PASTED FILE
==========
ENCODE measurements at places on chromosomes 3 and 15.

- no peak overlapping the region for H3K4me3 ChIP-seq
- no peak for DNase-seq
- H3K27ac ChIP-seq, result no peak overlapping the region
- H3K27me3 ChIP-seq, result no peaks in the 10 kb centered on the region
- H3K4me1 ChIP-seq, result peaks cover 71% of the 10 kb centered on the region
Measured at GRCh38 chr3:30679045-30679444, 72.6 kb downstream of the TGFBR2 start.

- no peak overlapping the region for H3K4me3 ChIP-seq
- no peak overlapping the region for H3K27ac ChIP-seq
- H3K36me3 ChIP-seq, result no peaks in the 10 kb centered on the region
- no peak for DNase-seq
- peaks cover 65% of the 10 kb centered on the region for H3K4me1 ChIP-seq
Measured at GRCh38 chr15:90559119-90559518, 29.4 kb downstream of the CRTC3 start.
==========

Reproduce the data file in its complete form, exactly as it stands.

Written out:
ENCODE measurements at places on chromosomes 3 and 15.

- no peak overlapping the region for H3K4me3 ChIP-seq
- no peak for DNase-seq
- H3K27ac ChIP-seq, result no peak overlapping the region
- H3K27me3 ChIP-seq, result no peaks in the 10 kb centered on the region
- H3K4me1 ChIP-seq, result peaks cover 71% of the 10 kb centered on the region
Measured at GRCh38 chr3:30679045-30679444, 72.6 kb downstream of the TGFBR2 start.

- no peak overlapping the region for H3K4me3 ChIP-seq
- no peak overlapping the region for H3K27ac ChIP-seq
- H3K36me3 ChIP-seq, result no peaks in the 10 kb centered on the region
- no peak for DNase-seq
- peaks cover 65% of the 10 kb centered on the region for H3K4me1 ChIP-seq
Measured at GRCh38 chr15:90559119-90559518, 29.4 kb downstream of the CRTC3 start.